Could an entirely new History of the World in 100 Objects be told, and if so, how? Can a history of the world be told through a certain number of objects at all? The concept as such, a highly reductive and yet at the same time seductive idea used by many since, deserves to be critiqued: Museum practices in global modernity such as the ‘universal museums’ in the Gulf region, or China’s ‘museum’s boom’, raise important questions about the role of the British Museum (and other Western museums) in shaping some of the practices in these regions. Several Indian museums, for example, have been looking toward the British Museum’s ‘history of the world’ model for articulating ‘India and the World: A History in Nine Stories.’ Coinciding with the celebrations of 70 years of Indian Independence, its aim was to highlight the strong connections India has shared historically with the rest of the world. The example points not only to the global context in which local narratives are being articulated. It also shows that this model can be deployed at a time of vehement nationalist resurgence.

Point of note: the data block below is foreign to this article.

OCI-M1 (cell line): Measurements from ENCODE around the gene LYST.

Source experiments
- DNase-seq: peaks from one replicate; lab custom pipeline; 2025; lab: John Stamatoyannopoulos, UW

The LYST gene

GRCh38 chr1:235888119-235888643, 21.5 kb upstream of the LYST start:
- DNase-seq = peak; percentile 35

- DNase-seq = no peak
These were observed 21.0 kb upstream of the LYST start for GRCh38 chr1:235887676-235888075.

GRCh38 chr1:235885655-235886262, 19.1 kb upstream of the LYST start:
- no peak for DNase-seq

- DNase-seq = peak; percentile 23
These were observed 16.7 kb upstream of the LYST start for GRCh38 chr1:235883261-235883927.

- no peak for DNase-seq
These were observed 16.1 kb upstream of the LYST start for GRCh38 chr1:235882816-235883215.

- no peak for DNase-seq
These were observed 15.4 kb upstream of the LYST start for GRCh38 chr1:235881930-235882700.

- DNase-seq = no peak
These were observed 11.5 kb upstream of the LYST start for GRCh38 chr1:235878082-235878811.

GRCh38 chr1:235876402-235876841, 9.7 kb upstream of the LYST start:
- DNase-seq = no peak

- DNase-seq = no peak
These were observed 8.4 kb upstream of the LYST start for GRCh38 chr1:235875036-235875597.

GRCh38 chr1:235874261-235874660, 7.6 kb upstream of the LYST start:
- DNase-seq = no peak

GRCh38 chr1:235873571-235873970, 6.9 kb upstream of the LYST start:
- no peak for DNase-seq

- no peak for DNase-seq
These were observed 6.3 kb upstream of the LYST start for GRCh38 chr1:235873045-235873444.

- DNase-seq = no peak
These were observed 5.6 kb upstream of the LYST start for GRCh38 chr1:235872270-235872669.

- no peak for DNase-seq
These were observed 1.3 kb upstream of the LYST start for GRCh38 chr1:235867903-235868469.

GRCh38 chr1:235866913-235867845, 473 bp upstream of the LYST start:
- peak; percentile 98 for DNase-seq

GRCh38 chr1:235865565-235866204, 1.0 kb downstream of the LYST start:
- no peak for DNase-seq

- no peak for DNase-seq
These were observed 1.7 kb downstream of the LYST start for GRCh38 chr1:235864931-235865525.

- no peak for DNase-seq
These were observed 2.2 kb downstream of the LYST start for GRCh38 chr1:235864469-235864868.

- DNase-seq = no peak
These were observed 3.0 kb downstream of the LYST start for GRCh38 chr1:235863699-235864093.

How can formerly excluded voices be empowered to tell their own histories beyond these frameworks? How can museums respond to the demands of those who ask for new narratives and representations that reflect different histories and other senses of belonging and inclusion? How can museums open up their complex collection histories through the objects they display in more inclusive ways? Finally, how could these interventions contribute to diversifying audiences in museums and make institutions more accessible and relevant today? We propose a project that aims at writing new object histories with the ultimate goal of addressing broader questions that concern the role of museums in the multicultural societies of tomorrow.


We seek to approach these questions by writing new narratives of museum objects. We will take a selection of the 100 Objects as a starting point to then move beyond them in material, archival, and philosophical terms. Drawing on approaches in anthropology and history of science that deal with object biographies, the essays will start from the premise that an object’s original function and its later (colonial) appropriation are integral parts of its biography. Knowledge forms were rarely stable across different regions and periods, but, rather, it is exactly in processes of transit and transmission that the forms and contents of knowledge were defined and put to work. The project thus rejects the use of any single teleological narrative — origins, discoveries, etc., and perhaps the seemingly universal narrative of the 100 Objects itself — paying attention instead to plurality and dynamic flows of knowledge that circulated through objects between spaces.